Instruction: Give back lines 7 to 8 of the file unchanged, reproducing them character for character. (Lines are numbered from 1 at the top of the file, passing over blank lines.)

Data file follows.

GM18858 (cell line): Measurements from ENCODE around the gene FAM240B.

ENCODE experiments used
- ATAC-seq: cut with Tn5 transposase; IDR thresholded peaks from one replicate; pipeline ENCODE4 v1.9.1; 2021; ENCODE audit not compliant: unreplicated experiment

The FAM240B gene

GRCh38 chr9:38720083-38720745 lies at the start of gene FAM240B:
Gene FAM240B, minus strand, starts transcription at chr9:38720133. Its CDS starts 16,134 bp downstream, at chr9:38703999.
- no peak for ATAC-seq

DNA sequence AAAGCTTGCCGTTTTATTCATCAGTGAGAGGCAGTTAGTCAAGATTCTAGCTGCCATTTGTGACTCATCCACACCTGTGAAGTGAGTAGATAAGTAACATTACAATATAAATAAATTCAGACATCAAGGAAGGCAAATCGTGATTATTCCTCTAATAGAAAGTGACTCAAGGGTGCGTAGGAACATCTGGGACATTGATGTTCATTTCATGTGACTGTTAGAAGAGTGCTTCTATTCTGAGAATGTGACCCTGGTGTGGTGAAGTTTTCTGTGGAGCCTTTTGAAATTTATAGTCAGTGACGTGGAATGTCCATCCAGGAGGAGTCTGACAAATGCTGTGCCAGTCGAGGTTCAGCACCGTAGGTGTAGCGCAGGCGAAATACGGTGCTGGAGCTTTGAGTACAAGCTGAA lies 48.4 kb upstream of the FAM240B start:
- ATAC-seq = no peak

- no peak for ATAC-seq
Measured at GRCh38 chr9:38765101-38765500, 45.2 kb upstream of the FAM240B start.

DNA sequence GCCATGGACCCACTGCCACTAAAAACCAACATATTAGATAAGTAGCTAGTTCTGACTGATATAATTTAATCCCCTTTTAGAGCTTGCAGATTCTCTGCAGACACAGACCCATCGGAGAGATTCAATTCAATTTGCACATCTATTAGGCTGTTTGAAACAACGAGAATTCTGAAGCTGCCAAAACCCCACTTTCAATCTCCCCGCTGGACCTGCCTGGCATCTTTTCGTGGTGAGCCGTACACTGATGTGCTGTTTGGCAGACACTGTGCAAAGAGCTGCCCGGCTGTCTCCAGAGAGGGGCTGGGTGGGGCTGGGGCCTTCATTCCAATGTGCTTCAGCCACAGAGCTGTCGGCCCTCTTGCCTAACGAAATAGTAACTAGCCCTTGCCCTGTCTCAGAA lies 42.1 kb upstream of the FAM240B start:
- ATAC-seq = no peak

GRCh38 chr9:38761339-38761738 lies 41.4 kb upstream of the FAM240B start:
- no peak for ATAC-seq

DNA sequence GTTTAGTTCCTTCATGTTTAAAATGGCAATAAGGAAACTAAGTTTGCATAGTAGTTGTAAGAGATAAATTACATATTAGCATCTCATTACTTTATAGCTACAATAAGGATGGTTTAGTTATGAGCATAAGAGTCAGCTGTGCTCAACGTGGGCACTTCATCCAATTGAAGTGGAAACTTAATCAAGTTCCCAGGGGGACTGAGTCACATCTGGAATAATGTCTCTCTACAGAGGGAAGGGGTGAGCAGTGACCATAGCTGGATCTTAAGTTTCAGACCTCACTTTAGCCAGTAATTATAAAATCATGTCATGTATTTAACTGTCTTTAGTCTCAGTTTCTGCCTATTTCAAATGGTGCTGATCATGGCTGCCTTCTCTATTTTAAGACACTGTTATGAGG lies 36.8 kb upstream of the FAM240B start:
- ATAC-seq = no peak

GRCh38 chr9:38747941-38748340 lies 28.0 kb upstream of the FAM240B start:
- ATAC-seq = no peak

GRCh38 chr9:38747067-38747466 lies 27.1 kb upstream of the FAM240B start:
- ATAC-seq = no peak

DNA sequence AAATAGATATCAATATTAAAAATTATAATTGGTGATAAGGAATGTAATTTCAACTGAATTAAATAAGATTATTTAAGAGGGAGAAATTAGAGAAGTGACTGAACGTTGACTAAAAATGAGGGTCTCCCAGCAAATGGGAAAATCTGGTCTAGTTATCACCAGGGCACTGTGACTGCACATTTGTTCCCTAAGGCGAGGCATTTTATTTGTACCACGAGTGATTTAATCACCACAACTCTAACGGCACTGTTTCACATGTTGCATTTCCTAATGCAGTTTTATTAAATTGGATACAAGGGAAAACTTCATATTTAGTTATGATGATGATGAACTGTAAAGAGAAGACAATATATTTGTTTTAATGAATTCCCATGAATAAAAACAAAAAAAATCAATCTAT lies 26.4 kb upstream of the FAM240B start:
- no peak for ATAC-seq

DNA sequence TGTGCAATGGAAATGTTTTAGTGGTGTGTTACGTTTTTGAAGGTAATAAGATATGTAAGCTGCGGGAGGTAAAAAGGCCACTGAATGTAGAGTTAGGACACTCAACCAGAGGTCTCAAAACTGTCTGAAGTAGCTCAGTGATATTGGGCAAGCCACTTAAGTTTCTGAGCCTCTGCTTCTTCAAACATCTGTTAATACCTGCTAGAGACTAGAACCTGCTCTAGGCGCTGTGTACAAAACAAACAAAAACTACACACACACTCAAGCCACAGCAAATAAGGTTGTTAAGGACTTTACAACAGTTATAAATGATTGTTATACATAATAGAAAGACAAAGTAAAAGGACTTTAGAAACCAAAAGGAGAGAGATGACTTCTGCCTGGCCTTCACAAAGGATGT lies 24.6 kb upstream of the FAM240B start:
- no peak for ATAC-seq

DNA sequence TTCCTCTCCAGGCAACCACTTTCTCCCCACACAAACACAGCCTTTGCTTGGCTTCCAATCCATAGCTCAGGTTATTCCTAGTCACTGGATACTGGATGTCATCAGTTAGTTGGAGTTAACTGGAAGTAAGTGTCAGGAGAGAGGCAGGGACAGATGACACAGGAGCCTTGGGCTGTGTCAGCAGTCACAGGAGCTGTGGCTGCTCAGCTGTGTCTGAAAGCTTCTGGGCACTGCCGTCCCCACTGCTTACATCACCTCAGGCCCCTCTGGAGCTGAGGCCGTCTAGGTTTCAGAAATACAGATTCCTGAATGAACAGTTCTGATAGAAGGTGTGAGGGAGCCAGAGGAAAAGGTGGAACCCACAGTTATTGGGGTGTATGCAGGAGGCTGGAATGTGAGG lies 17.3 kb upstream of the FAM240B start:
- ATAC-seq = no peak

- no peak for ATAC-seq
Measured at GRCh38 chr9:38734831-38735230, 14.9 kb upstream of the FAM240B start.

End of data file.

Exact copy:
- no peak for ATAC-seq

DNA sequence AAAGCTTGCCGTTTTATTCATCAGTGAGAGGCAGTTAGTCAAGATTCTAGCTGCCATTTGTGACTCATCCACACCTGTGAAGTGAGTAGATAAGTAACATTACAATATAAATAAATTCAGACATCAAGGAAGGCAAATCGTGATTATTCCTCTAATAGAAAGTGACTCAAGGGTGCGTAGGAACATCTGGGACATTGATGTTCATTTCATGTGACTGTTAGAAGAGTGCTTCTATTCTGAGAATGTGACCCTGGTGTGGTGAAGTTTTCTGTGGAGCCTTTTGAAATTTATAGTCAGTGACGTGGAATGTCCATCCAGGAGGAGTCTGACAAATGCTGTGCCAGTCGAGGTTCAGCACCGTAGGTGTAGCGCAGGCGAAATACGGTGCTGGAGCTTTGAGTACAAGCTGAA lies 48.4 kb upstream of the FAM240B start: